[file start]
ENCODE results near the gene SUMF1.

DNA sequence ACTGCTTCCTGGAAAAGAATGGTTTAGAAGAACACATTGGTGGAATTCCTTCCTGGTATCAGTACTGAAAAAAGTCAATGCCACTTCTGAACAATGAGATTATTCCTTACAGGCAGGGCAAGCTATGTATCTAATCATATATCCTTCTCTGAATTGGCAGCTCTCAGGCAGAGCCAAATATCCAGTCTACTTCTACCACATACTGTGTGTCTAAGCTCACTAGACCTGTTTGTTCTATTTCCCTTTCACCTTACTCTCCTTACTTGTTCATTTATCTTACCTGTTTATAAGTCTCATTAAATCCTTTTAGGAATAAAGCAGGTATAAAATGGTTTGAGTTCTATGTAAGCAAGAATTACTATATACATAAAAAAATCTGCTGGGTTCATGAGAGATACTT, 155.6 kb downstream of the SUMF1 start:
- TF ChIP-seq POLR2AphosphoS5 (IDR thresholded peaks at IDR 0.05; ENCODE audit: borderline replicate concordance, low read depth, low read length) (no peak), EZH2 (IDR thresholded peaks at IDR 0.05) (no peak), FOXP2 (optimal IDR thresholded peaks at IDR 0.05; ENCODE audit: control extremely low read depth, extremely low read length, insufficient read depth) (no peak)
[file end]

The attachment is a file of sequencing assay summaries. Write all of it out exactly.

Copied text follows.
ENCODE results near the gene SUMF1.

DNA sequence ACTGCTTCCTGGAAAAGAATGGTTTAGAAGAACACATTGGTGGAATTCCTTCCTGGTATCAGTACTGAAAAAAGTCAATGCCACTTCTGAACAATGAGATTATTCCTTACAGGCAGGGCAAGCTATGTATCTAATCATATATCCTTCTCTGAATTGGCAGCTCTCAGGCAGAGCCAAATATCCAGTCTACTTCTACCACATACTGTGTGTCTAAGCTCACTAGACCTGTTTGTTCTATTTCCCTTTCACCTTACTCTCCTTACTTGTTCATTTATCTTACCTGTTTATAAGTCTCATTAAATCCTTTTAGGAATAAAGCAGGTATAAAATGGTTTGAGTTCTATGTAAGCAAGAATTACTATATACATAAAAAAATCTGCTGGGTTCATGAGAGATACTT, 155.6 kb downstream of the SUMF1 start:
- TF ChIP-seq POLR2AphosphoS5 (IDR thresholded peaks at IDR 0.05; ENCODE audit: borderline replicate concordance, low read depth, low read length) (no peak), EZH2 (IDR thresholded peaks at IDR 0.05) (no peak), FOXP2 (optimal IDR thresholded peaks at IDR 0.05; ENCODE audit: control extremely low read depth, extremely low read length, insufficient read depth) (no peak)